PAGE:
To arrive at their findings, senior author Kristin Scott, Ph.D., and her research team made use of a powerful genetics technique that enables fruit fly researchers to tightly control which genes are expressed in a cell and which remain silent. The team first homed in on a class of taste neurons, called E409, found on taste pegs in the fruit fly’s labellum. These neurons had not been characterized before and were not already associated with known taste receptors for sweet and bitter. They then labeled the neurons with a fluorescent protein and found that their projections extended to separate parts of the taste area of the brain in comparison to the sweet and bitter neurons. Next, the researchers tested the E409 neurons’ response to an array of compounds and found that substances high in carbon dioxide, such as beer, yeast, and carbonated water, elicited heightened neuron activity as opposed to substances low in carbon dioxide.Finally, they found that fruit flies were attracted to solutions with high carbon dioxide concentrations, while those whose E409 neurons were shut off were not.
Because fruit flies are also able to smell carbon dioxide, the team also wanted to learn if the two senses influenced one another. Under normal conditions, when fruit flies smell carbon dioxide in the air, they are repelled by it. Scott and her team showed that fruit flies that had their E409 neurons shut off avoided high carbon dioxide concentrations in the environment; likewise, flies that were missing antennae, the structures they use to smell their surroundings, were attracted to solutions with high carbon dioxide concentrations. These results indicate that the senses of taste and smell operate independently. As a result, the team concluded that fruit flies use both senses of taste and smell separately to gauge their environment for a potential food source.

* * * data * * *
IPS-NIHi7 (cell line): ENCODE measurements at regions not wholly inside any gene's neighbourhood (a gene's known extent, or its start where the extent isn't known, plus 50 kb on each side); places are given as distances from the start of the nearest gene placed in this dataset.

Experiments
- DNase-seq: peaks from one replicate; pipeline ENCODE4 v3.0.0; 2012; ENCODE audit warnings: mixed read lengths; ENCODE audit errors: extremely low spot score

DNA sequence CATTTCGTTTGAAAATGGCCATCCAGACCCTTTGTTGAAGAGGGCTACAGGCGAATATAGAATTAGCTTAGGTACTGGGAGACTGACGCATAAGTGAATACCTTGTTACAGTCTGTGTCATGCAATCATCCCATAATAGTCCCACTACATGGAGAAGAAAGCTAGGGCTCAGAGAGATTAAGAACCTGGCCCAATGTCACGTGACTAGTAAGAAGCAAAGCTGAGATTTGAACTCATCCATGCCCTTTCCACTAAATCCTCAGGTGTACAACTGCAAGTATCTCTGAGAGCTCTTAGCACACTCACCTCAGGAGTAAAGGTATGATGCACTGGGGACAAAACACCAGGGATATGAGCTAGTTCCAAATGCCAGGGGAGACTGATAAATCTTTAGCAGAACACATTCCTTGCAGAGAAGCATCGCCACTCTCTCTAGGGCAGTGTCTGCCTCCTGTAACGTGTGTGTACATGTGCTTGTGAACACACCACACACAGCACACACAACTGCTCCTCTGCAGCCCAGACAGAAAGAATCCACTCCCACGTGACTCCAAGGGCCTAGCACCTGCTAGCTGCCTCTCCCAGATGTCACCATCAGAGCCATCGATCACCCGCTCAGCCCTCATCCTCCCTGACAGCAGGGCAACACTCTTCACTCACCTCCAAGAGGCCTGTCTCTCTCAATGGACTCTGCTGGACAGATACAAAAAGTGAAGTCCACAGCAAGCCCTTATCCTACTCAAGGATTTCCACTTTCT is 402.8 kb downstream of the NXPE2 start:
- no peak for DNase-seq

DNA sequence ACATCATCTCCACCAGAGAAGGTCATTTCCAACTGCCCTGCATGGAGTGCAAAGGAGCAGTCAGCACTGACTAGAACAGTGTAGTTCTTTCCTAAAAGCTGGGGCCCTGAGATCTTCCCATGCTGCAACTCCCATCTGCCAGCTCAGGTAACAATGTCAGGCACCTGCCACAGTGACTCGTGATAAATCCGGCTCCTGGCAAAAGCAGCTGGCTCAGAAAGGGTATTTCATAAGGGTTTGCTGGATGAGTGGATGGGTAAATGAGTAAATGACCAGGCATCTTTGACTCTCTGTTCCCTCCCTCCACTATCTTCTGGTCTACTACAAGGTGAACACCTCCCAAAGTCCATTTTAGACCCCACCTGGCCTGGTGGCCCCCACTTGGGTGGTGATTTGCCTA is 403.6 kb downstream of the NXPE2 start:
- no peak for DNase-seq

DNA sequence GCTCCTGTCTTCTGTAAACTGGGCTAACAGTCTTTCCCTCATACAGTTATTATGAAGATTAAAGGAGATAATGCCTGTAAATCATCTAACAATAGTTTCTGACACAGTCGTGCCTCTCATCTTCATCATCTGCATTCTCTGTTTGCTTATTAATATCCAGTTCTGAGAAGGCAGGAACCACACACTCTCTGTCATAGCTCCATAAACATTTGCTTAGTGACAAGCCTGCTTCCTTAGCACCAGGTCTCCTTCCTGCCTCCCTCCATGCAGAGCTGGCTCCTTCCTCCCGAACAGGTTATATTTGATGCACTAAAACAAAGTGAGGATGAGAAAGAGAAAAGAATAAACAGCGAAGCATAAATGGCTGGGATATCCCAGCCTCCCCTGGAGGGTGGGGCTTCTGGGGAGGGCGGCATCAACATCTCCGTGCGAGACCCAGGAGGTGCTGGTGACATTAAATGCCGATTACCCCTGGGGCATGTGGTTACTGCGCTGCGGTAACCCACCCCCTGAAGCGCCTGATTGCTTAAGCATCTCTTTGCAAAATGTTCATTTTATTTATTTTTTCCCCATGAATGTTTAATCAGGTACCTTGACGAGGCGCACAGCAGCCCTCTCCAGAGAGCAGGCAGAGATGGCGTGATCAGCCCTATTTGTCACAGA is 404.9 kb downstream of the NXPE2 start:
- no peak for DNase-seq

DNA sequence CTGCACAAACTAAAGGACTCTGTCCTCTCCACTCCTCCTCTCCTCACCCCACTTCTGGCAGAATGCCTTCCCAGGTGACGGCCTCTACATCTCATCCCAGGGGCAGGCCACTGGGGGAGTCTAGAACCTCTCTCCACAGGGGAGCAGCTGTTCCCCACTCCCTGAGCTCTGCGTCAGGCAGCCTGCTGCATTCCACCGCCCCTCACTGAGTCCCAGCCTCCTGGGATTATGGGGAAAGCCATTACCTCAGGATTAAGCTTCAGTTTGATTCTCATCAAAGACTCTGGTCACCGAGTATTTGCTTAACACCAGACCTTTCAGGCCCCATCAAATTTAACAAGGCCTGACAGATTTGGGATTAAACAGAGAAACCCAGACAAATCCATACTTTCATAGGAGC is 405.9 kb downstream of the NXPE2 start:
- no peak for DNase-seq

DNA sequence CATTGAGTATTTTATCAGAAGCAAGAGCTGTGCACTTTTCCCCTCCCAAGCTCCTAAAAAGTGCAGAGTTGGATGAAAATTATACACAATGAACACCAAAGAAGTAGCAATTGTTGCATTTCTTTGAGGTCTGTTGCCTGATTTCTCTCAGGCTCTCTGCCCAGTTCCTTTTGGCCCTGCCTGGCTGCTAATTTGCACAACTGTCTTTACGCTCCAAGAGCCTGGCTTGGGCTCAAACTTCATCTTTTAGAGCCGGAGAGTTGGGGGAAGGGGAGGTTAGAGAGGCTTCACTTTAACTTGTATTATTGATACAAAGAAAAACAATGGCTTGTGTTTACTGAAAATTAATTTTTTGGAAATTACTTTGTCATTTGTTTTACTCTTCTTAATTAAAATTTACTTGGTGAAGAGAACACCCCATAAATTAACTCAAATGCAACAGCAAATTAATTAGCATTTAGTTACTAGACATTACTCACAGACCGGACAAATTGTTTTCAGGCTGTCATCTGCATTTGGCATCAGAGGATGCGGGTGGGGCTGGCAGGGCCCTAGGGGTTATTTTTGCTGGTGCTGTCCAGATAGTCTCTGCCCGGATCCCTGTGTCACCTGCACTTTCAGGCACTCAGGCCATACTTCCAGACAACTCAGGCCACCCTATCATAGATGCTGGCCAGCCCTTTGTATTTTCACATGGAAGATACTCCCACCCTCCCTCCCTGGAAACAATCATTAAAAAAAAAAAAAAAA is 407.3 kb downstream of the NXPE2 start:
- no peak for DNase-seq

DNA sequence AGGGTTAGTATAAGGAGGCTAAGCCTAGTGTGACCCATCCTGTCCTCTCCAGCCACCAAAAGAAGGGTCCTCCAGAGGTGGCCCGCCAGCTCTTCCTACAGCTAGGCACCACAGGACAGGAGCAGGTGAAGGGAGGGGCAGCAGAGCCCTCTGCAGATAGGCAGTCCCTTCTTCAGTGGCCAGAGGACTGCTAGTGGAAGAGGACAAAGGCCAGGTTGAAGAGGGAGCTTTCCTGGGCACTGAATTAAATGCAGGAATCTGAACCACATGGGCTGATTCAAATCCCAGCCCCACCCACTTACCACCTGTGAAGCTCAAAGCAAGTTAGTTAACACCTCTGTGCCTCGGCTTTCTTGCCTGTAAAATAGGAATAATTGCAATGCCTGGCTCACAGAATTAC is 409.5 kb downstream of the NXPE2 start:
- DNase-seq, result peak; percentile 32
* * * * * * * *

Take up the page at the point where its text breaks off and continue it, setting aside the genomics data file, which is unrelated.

“Our model is that flies like high local concentrations of carbon dioxide,” says Scott. “So if carbon dioxide is being produced by the yeast, flies taste it and they like it. But if there are increased global levels of carbon dioxide in the air—such as if a food source becomes spoiled and potentially toxic—then flies are repelled by it. So we think by having these two different carbon dioxide detectors, flies are able to compare global to local levels of carbon dioxide and then regulate their behavior accordingly.”
Other funding sources include a Burroughs Wellcome Fund Career Award, a McKnight Scholar Award, and a John Merck Award.
The NIDCD supports and conducts research and research training on the normal and disordered processes of hearing, balance, smell, taste, voice, speech, and language and provides health information, based upon scientific discovery, to the public. For more information about NIDCD programs, see the Web site at www.nidcd.nih.gov.
The National Institutes of Health (NIH)—the Nation's Medical Research Agency—includes 27 Institutes and Centers and is a component of the U.S. Department of Health and Human Services. It is the primary federal agency for conducting and supporting basic, clinical, and translational medical research, and it investigates the causes, treatments, and cures for both common and rare diseases. For more information about NIH and its programs, visit www.nih.gov.